“Since I sleep in the shadow of my to-read pile, it would feel dangerously irresponsible to read the same book twice” – Joe Dunthorne
Dear readers, I’m sitting here reflecting on that quote (and also wondering who Joe Dunthorne is), and finding myself agreeing with its sentiment but totally ignoring it in execution. The act of a rereading can be conflicting to a reader, but it is one I consider greatly when stuck in the doldrums of a tedious “new” read. Why am I wasting my eye sockets on this bland original work when I know that I can pick up something tried and true just as easy. I suppose it’s for the same reason I don’t just watch Die Hard 3 endlessly (perhaps that’s a bad example because as I’m thinking about it that sounds like something I could totally do). I guess what I’m saying is that while perfection is a wonderful thing in a book, the search for it is better, and nothing will recapture that.
I’ve been thinking about this topic since I read this piece in the Guardian, which in turn reminded me about this being covered in the NY Times previously. Some of my favorite authors are guilty of being notorious rereaders, yet they view it as a means of discovery. I decided to dive back into a book I’ve been thinking about a lot recently, J.R.R. Tolkien’s The Hobbit. Now I’m a big LOTR fan, but Tolkien’s “prequel” has never meant as much to me. I had hoped rereading would kindle my interest in the upcoming film, while also reaffirming my adoration for the author. I immediately remembered what a quick and enjoyable read Tolkien can be, but why I had not had the urge to pick the book up again – it’s so trivial in the scope of the expansive story, and it doesn’t help that J.R.R doesn’t seem to be taking the world he has created seriously just yet.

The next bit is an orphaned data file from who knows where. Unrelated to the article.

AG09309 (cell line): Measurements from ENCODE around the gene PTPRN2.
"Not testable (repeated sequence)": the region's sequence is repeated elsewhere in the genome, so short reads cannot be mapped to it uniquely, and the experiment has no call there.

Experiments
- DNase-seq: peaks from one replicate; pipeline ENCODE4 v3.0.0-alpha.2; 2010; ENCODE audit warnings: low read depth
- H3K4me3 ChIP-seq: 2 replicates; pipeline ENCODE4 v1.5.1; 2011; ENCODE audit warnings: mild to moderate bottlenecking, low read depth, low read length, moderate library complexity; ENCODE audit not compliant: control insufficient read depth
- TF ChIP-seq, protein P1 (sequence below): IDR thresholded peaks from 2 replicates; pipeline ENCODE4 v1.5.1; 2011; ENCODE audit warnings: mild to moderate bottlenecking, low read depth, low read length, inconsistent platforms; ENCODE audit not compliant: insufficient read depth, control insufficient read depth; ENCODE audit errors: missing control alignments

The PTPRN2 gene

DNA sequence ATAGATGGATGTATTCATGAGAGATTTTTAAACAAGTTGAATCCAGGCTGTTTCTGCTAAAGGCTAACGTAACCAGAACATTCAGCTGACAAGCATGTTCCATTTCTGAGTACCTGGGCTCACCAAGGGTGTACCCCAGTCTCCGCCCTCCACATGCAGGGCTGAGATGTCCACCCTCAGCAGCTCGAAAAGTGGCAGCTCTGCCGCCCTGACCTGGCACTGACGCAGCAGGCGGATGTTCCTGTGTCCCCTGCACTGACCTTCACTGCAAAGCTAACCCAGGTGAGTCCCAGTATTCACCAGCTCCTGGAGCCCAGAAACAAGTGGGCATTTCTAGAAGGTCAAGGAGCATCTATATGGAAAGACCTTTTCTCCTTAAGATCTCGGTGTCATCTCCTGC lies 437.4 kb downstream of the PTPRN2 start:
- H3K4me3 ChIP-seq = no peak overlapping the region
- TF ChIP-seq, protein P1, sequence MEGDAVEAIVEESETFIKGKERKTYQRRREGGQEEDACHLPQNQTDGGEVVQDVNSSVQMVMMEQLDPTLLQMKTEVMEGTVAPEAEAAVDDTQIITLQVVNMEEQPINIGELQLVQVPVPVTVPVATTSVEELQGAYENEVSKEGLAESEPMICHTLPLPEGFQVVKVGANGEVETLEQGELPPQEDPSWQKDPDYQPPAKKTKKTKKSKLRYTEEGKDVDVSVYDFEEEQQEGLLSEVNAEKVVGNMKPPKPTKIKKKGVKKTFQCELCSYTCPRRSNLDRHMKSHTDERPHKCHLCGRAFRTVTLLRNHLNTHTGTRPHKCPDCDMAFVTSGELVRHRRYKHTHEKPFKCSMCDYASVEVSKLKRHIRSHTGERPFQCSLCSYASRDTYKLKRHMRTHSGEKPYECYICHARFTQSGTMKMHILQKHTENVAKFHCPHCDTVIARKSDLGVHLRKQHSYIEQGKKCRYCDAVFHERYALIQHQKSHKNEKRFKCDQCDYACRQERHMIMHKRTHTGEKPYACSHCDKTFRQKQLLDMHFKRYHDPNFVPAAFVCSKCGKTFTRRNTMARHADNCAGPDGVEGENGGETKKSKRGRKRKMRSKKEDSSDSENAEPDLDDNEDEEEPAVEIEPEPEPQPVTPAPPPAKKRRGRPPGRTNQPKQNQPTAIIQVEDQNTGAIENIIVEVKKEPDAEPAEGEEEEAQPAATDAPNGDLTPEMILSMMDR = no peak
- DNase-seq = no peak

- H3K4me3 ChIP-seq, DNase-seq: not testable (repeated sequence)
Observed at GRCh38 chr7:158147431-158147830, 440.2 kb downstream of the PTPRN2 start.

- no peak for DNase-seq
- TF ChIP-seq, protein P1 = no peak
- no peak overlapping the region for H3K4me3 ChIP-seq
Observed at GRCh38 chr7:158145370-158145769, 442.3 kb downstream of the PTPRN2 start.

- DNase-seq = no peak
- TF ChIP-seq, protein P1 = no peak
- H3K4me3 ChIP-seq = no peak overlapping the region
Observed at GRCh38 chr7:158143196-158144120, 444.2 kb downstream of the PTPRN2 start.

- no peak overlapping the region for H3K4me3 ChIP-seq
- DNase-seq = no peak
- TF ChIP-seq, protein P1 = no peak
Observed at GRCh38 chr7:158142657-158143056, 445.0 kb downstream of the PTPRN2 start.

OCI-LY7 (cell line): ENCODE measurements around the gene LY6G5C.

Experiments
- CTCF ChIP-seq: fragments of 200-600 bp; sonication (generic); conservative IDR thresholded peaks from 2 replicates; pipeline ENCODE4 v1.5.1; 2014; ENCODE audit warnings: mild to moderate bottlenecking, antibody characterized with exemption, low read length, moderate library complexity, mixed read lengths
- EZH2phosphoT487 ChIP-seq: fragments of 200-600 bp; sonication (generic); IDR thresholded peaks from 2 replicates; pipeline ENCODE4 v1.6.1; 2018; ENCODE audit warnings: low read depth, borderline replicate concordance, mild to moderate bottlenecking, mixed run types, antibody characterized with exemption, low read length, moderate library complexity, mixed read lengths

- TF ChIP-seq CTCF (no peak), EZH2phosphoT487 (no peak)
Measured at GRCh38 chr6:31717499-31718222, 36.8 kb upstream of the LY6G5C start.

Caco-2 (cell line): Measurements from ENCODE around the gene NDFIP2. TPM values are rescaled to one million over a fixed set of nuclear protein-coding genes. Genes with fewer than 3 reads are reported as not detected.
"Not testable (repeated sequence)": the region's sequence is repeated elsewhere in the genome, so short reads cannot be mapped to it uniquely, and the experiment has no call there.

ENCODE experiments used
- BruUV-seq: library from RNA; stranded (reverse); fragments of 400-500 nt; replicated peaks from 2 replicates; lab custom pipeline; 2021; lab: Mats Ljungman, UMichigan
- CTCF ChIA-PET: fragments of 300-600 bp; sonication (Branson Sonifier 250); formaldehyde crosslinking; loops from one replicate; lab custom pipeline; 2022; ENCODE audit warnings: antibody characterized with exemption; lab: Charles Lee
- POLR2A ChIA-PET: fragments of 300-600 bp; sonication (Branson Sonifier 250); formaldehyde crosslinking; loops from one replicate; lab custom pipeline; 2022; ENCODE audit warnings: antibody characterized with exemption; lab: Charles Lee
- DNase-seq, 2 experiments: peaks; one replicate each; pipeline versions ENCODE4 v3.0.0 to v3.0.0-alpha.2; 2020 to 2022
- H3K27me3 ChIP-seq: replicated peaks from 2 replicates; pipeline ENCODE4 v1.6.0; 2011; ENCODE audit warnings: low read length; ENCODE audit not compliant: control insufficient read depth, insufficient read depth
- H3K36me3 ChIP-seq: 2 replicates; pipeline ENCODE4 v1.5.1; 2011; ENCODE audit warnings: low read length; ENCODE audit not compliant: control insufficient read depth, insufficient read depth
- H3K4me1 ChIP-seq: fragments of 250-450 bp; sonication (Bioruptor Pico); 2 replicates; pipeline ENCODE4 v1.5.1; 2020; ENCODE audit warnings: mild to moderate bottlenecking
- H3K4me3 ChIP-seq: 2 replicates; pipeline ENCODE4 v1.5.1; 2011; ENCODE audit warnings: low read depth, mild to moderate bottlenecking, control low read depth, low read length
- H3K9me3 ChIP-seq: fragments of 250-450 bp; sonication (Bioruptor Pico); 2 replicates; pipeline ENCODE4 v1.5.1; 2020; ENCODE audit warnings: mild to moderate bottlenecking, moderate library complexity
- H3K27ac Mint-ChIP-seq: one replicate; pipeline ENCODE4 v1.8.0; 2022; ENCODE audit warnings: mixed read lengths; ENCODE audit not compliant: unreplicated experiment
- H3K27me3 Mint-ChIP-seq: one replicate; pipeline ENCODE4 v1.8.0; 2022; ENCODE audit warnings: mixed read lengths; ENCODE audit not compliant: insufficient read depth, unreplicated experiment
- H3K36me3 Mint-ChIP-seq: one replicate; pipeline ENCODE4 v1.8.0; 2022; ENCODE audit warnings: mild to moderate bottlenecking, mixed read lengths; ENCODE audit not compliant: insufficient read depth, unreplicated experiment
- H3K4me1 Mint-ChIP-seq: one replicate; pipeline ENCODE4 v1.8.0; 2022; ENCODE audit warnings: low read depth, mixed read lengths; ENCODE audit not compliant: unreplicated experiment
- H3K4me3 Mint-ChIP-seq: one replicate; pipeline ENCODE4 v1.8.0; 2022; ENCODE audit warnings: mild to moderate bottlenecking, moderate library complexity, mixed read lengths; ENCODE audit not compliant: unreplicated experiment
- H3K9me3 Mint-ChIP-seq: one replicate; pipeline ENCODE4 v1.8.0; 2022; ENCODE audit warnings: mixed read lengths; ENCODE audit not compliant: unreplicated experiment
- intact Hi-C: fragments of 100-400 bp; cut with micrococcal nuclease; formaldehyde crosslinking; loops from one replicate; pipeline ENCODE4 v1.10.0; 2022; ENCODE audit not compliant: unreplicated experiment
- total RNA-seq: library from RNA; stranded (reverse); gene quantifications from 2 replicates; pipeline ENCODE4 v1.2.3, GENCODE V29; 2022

“I decide to reread something I read 20 years ago and then give up because the original experience, presumed forgotten, turns out to have been mysteriously preserved, like a leaf between the pages.” – Geoff Dyer
Geoff Dyer, ladies and gentleman. A smart man. I didn’t want to wait 20 years to pick up Roberto Bolaño‘s 2666 again, as it has been pestering me since I finished it soon after its release in late 2008, so I just went for it. Ask me to name a favorite author and Bolaño is almost certain to be named straightaway near the top of the list. His ability to draw out a story that is at once experimental and almost rambling (his run-on sentences are legendary and inspiring), yet compact, is consistently engaging. A giant work like 2666 is like counter to what I enjoyed most about him previously, but because the book is divided into five parts that casually intersect, it never feels daunting. I pressed on, with optimism similar to Dyer’s, and remembered some things that are absolutely flawless about this work (Book one: “The Part About the Critics”, is especially strong in my opinion, and most relative to Bolaño’s other great work, The Savage Detectives), I ultimately ended up simply skimming through the rest of the work – something was lost from that original experience that I couldn’t recapture.
“I reread in order to remind myself how good you have to be in order to be any good at all.” – Edmund White
Now dear readers, don’t get the impression that rereading has been a poor experience for me as a result of these two prior examples. I actually came here to praise its value (I just seem to be not very effective). My main case in point is Michael Chabon. I make a point of rereading The Mysteries of Pittsburgh every year at the beginning of the summer, and have reread Wonder Boys on more than one occasion. I just finished The Amazing Adventures of Kavalier and Clay and plan on taking the time to go over it again in the near future. The reason is just as Mr. White explained above. Whether you are a writer or a reader, one that is fond of literature knows what their threshold for quality is, and occasionally we need that reminder. Chabon is my shining example. Sometimes we need to pick up those books we hold high in our canon – serves right that I have read Vonnegut over and over, that Hemingway and Bukowski lend themselves to regular visits, and that the mere mention of East of Eden will have me itching to pick it up yet again.
Yet all of this has still led me to reading something new – or more definitively, the new collection of short stories by Jon McGregor, an author who I would have forgotten about had I not reread If Nobody Speaks of Remarkable Things after seeing passages copied into journals of mine. So perhaps reflection is a means of discovery after all.
What do you think, friends? Are there some books you can’t shake and have to revisit? Post below into comments for interactive fun!